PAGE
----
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GP Week : Issue 79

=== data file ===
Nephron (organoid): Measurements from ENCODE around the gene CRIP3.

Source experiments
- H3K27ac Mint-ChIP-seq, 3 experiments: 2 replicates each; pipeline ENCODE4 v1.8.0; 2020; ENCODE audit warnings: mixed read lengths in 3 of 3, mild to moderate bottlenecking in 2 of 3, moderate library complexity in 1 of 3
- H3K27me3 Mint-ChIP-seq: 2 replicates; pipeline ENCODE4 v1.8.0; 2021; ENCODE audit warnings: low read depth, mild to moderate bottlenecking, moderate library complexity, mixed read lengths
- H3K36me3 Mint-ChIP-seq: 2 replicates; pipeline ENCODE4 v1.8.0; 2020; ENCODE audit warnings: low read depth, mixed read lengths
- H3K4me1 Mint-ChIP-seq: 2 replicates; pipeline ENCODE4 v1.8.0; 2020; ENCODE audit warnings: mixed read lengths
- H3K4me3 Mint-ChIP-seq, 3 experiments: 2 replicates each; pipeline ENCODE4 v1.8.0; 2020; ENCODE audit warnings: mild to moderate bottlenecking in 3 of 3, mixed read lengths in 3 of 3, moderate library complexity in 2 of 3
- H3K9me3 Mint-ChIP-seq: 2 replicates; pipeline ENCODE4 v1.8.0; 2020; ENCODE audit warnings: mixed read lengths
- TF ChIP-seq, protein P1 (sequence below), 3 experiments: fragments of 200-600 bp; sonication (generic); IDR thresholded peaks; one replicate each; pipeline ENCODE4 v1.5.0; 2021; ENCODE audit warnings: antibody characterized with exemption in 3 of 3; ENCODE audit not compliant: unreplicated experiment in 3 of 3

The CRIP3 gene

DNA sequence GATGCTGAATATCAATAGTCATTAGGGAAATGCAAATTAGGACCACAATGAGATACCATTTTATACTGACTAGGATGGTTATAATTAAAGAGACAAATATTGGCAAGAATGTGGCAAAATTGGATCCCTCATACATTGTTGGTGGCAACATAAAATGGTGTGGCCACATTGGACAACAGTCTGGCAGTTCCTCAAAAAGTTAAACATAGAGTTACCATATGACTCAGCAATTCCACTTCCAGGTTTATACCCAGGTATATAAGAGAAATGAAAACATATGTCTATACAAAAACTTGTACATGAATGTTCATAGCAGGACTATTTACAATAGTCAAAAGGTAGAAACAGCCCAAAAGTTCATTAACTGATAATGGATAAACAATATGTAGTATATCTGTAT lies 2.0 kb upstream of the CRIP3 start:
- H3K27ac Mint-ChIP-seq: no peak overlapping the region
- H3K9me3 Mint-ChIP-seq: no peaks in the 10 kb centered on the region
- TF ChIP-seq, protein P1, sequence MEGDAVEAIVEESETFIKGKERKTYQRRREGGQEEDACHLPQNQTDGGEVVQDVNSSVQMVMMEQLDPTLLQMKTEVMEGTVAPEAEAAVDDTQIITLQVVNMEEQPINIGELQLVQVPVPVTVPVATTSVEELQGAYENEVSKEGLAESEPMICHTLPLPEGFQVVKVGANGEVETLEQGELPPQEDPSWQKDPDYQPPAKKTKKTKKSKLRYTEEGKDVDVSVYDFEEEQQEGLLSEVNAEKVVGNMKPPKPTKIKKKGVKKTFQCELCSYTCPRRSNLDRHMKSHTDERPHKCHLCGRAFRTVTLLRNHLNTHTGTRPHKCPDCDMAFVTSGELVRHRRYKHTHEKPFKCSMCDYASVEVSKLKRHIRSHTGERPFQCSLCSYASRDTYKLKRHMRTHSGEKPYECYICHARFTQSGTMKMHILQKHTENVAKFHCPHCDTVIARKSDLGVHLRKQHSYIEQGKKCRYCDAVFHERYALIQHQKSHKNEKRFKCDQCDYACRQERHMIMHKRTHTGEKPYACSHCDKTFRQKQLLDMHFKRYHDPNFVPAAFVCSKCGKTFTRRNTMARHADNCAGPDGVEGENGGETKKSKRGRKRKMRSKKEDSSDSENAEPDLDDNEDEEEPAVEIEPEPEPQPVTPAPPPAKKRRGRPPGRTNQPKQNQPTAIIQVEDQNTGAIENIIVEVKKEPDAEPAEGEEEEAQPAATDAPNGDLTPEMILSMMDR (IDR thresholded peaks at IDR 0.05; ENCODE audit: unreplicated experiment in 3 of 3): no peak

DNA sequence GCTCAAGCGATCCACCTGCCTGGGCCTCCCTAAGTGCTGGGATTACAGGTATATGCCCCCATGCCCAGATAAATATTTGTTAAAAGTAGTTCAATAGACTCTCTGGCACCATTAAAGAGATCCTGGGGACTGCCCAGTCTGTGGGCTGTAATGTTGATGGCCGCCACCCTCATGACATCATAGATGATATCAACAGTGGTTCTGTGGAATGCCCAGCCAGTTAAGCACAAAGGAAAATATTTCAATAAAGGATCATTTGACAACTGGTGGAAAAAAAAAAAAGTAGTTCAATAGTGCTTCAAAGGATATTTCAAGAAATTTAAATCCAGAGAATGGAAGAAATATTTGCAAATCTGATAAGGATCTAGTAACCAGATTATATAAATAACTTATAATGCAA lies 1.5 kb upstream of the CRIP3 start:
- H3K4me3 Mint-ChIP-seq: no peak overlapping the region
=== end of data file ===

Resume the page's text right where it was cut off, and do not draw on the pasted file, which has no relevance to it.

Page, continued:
GPWEEK OPINION >> Late Calais, squeezing on as foot passengers. A lot of the broadcaster's massive crew are still stuck in Shanghai as I write this (Saturday), though, desperate to find a way out. Shanghai isn't the most popular place on the calendar so others crept into other parts of Asia -- and in certainly one case regretted it: Two media members were caught in Vietnam without a visa between them and were thrown in a cell for 13 hours. Another befell bad luck when he went to Shanghai's Hongqiao airport rather than Hangzhou. You can see how that happened. Meanwhile even Bernie Ecclestone was unable to alleviate the red tape encountered when FOM tried to get a charter into Shanghai and take their crew back. Christian Horner and Mark Webber made what they called "a five-stop strategy" where, on the penultimate Nice-Glasgow leg on Tuesday, a friend of mine gave them a lift in his private jet. They got back to Oxfordshire at 4pm, and narrowly missed out on the team boss/driver race. I gather that was won by Ross Brawn and Michael Schumacher, respectively. But they didn't beat Bernie. He was at his desk in Knightsbridge on Monday, business as usual. How did he do it? Teleportation? A pipeline to the west, like in The Living Daylights? Houdini never revealed his tricks and nor does The Bolt. The 79 year-old becomes the first winner of the Volcanic Grand Prix -- which I'm guessing (for I'm no expert on geology) will be a sporadic thing. Like the United States Grand Prix. As for the media race, heartfelt support to my homies in Vietnamise prisons and waiting lounges the world over, but -- jammysodthatIam--Iwasabletomakeit home to Paris on Tuesday evening and -- get this -- without having to make any changes to my itinerary at all. Thanks Zeus, god of the skies. Oh, and Emirates. I don't propose it's a race we should run every fortnight, but it was a memorable adventure for most and, I think, should count as Round 5 of the championship. canic GP rule changes seem to be bearing fruit (at least in Moto2), and with the help of Rossi the status of bike GP racing has risen vastly under Dorna's care. The calendar, and most especially this year's calendar, is all the more significant a shortcoming. Short being the operative word, at least in terms of getting things going. Perhaps it is something Spanish. In the pace of the day, they are as a nation slow starters, still much given to a mid-day siesta, getting going thereafter to work on into the cool of the night. Hence the tendency towards dinners that start at 10pm, and go on long after midnight. Or maybe it's just circumstances. Dorna's Ezpeleta doesn't officially pay any mind to the World Superbike calendar, but he has to wriggle and squeeze to avoid clashes with F-1, which he sees as the main TV rival. Maybe in the process he is failing to accord due respect to Superbikes. Okay, MotoGP reject James Toseland was twice on the rostrum at Assen, which gives a measure of the relative strength of the competition in both series. But the bloke on the sofa doesn't care about that. Dorna need a major shake-up here. There are currently too many races in Spain (four, plus another over the hills in Portugal), not enough in developing countries, the flyaway schedule is too punishing, we should go back to Istanbul, and at least one race needs to be moved -- the Australian GP should be late in the Australian summer near the start of the year, rather than six months later, as the bad weather of winter is setting in. Above all, the season needs to get going. Soon. Please. Before Superbikes have taken all the And the winner is ... Bernie! F1's boss got home fastest of all -- apparently using a propeller-driven plane, at low altitude, for the last leg ... Despite sucking up big-time, there wasn't room for Fernando on Bernie's jet .... Dorna's Carmelo Ezpeleta 19